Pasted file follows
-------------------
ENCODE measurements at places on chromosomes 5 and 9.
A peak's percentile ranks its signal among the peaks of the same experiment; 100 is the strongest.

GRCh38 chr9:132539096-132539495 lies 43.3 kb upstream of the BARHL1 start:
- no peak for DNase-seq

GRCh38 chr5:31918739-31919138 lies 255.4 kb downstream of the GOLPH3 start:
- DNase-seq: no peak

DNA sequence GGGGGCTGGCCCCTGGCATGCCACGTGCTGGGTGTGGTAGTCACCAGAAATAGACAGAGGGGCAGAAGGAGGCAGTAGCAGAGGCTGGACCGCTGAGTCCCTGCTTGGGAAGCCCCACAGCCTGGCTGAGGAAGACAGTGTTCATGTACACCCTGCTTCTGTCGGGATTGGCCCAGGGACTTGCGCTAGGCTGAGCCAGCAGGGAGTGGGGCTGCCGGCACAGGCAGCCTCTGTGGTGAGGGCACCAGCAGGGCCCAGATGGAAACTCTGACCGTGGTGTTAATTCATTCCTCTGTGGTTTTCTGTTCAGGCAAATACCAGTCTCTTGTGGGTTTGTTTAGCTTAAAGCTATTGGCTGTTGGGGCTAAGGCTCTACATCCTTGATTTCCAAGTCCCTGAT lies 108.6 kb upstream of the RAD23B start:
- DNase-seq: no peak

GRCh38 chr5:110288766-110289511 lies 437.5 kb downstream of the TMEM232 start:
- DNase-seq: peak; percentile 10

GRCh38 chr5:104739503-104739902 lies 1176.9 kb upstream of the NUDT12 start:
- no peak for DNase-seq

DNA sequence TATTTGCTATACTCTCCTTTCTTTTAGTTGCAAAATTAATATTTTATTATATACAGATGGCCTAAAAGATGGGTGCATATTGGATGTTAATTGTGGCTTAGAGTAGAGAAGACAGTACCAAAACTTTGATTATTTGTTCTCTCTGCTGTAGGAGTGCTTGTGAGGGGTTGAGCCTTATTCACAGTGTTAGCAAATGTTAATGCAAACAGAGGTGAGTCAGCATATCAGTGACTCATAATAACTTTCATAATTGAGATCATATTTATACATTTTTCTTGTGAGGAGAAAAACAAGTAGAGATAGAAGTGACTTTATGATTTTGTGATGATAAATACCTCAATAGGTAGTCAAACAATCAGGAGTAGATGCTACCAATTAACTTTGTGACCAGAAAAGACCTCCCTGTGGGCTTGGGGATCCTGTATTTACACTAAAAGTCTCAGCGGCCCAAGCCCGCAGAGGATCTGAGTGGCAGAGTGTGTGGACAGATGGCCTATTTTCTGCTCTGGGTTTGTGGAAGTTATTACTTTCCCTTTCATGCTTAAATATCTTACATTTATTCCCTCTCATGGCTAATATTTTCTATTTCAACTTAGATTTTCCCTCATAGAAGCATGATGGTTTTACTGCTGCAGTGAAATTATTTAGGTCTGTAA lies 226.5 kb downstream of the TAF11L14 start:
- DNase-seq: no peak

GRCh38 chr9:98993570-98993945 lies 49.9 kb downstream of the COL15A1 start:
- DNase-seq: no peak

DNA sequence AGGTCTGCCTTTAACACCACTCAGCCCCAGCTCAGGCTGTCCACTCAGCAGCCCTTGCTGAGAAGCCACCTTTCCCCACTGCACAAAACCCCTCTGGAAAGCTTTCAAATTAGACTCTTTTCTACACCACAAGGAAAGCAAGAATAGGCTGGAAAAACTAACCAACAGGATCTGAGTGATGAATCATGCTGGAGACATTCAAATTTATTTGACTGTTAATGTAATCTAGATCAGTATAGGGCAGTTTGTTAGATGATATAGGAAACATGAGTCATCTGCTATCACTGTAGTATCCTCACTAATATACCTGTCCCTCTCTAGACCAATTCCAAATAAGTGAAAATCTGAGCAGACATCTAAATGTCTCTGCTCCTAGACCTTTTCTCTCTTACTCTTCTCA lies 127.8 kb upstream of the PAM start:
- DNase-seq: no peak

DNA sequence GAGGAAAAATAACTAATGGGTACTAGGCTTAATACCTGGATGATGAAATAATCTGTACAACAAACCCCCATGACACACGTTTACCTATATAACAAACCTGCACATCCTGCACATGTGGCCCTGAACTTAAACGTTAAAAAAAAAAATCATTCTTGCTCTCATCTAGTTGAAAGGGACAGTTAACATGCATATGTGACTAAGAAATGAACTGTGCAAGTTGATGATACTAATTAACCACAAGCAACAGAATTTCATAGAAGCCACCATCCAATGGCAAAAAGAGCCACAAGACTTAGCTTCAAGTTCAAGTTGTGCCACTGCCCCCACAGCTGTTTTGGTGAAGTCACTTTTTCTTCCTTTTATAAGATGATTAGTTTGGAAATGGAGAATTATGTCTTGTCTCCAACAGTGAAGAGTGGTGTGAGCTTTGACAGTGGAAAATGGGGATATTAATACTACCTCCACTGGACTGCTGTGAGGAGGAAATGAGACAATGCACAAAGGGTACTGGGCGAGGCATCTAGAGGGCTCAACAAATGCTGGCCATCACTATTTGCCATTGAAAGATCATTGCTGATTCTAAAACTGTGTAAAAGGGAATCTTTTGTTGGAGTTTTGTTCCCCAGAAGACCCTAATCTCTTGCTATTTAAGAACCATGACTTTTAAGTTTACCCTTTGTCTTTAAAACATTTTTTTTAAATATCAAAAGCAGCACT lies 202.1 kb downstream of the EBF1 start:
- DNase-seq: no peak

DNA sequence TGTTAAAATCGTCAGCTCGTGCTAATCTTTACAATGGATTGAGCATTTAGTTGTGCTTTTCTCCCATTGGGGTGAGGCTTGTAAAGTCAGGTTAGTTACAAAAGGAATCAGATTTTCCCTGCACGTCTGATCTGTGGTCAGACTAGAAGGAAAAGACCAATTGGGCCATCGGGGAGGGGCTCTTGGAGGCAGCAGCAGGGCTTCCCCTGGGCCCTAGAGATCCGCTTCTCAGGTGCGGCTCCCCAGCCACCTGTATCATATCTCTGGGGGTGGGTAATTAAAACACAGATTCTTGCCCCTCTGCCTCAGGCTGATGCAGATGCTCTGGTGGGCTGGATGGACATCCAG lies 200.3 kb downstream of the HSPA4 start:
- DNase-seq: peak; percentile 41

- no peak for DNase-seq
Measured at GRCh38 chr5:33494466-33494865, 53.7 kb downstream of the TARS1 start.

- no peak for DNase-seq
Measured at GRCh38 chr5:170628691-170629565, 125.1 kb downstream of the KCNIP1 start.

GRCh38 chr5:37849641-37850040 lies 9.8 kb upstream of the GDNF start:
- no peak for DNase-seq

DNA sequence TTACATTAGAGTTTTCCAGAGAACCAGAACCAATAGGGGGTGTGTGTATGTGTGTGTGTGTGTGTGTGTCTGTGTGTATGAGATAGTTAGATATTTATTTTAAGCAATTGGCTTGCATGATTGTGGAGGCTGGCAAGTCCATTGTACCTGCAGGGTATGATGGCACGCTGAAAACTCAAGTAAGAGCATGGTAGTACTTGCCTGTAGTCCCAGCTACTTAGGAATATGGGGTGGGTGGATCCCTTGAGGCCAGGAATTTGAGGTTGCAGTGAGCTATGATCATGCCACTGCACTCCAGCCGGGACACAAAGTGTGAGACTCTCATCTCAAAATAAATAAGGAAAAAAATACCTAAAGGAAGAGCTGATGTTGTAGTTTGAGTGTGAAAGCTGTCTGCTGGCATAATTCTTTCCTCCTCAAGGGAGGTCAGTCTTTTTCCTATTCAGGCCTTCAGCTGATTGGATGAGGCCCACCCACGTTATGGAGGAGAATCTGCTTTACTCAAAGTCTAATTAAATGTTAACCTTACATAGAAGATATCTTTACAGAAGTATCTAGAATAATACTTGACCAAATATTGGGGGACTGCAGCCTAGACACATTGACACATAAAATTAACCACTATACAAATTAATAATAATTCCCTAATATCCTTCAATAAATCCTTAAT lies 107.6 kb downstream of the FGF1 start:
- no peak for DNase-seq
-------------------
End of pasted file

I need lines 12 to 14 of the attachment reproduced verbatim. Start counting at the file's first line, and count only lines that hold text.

- no peak for DNase-seq

DNA sequence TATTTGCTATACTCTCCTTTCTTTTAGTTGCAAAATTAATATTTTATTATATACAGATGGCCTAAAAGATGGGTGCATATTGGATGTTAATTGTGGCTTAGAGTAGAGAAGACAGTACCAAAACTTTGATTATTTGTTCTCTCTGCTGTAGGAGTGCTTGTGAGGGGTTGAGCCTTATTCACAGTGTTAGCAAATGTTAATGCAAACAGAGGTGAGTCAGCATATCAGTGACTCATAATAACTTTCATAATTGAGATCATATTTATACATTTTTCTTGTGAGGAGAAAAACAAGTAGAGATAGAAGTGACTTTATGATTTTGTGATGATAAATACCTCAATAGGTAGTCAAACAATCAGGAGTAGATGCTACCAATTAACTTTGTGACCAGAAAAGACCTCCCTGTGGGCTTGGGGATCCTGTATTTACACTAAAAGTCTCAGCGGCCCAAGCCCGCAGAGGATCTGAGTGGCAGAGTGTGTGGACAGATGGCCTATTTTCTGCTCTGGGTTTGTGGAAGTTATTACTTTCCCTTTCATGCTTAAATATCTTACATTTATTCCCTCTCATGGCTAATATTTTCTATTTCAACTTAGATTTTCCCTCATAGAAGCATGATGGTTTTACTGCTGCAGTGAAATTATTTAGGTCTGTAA lies 226.5 kb downstream of the TAF11L14 start:
- DNase-seq: no peak